implemented as a REST service. The Catalog is bound using the JSONRPC binding, and the
ShoppingCart service is bound using the ATOM binding. Finally there is the Store user facing
service that provides the browser based user interface of the store. The Store service makes use of
the Catalog and ShoppingCart service using the JSONRPC, and ATOM binding respectively.

Create a Java Project

In this step you create a Java Project in Eclipse to hold the composite service application.
Click on the New Java Project button   in the toolbar to launch the project creation dialog.
Next you enter "store" as the Project name, and for Project Layout select Create separate
folders for sources and class files.

 

 
Hit the Next button, and on the following page go to the Libraries tab. Use the Add Library...
button on the right to add the TUSCANY user library to the project.
 

 
 
Hit the Finish button to complete the New Java Project dialog to create the "store" java project. 
 

 
 

Construct Services

First you create two package folders into which later in this step you place service implementations.
Select the "store" project and click on the New Java Package button in the toolbar to launch
the package creation dialog.

Next you enter "services" as the package Name, and press the Finish button to complete the
dialog.

 
Repeat the previous step to create another package named "ufservices". The store project now
should look as follows.
 

 
In the following you will place in the "services" package the regular services, and in the "ufservices"
package the user facing services of the composite service application you create.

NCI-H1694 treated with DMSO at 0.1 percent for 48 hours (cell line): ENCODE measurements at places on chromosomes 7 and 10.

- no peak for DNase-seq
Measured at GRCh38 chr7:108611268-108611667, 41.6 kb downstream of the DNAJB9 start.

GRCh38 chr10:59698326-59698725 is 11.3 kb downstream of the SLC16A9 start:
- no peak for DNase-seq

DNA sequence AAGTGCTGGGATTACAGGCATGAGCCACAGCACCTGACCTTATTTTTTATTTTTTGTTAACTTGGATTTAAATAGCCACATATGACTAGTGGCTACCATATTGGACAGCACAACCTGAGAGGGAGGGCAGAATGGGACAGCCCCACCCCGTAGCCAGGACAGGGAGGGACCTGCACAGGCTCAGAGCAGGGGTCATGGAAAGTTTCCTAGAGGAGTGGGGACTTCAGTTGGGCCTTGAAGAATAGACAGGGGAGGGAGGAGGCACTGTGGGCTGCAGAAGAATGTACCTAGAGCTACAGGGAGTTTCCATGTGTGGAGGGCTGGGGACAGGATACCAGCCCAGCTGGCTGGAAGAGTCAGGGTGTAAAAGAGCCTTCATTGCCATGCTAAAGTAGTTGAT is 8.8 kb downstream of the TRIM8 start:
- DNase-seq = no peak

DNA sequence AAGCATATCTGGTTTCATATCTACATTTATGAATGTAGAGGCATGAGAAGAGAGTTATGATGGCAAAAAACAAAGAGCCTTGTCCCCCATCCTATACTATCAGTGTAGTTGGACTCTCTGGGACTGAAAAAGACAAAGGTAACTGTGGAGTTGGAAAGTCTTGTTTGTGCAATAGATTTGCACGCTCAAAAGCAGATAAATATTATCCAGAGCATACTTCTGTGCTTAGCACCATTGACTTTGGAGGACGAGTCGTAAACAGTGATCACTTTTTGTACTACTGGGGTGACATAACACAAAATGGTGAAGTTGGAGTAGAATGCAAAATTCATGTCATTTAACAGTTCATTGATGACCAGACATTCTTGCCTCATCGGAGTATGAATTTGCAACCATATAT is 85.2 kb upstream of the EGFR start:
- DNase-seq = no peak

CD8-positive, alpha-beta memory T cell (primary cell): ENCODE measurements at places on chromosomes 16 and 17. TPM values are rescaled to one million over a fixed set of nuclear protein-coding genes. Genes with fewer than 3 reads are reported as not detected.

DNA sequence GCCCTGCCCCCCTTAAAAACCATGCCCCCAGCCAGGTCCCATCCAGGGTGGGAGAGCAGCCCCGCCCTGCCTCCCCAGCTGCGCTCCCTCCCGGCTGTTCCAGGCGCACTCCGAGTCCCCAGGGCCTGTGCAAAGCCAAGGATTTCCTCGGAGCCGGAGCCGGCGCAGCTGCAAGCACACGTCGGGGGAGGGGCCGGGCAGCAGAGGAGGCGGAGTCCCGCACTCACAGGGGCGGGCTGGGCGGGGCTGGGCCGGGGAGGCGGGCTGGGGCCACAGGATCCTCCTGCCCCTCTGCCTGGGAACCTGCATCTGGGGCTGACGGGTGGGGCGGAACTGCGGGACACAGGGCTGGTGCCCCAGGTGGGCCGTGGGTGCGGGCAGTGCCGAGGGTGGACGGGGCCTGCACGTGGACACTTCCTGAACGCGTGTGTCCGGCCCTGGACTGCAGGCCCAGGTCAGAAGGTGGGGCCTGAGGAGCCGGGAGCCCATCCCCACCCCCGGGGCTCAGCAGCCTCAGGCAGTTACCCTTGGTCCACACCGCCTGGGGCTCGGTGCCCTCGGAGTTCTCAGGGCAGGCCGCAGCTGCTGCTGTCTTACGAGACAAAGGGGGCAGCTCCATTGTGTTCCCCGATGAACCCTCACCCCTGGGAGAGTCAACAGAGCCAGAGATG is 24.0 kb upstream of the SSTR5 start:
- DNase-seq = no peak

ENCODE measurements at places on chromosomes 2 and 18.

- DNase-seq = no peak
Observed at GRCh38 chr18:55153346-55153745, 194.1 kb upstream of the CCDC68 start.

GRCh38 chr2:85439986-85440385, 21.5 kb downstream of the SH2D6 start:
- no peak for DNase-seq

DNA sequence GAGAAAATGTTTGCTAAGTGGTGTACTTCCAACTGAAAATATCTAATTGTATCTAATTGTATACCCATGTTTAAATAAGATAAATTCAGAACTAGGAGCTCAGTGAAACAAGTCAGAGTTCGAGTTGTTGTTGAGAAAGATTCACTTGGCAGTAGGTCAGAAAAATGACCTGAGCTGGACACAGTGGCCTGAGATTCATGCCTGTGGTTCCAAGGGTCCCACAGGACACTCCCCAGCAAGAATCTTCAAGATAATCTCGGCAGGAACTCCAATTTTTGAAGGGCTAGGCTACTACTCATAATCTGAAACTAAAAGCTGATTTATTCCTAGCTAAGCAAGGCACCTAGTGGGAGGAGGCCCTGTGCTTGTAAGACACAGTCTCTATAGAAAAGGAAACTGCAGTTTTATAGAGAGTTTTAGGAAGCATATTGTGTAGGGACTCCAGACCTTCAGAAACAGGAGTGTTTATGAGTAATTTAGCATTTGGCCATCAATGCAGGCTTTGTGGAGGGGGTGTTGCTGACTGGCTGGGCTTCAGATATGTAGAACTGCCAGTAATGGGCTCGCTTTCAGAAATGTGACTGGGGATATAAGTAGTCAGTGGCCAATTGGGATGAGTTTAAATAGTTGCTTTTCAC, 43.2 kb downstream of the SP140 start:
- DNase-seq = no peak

Catalog

In this step you create the Catalog service interface and implementation.
Select the "services" package. Next you click on the dropdown arrow next to the New Java Class
button    and select the New Java Interface    option from the dropdown list. In the dialog
enter "Catalog" as the Name of the interface and select the Finish button to complete the dialog.
The Java editor will open on the new created Java interface. Replace the content of the editor by
copy-paste of the following Java interface code snippet.

package services;

import org.osoa.sca.annotations.Remotable;

@Remotable
public interface Catalog {
	Item[] get();
}

Select the "services" package again. Select the New Java Class button . In the dialog enter
"CatalogImpl" as the Name of the class, add "Catalog" as the interface this class implements, and
then select Finish to complete the dialog.

The Java editor will open on the new created Java class. Replace the content of the editor by
copy-paste of the following Java class code snippet.

package services;

import java.util.ArrayList;
import java.util.List;

import org.osoa.sca.annotations.Init;
import org.osoa.sca.annotations.Property;
import org.osoa.sca.annotations.Reference;

public class CatalogImpl implements Catalog {
	@Property
	public String currencyCode = "USD";
	@Reference
	public CurrencyConverter currencyConverter;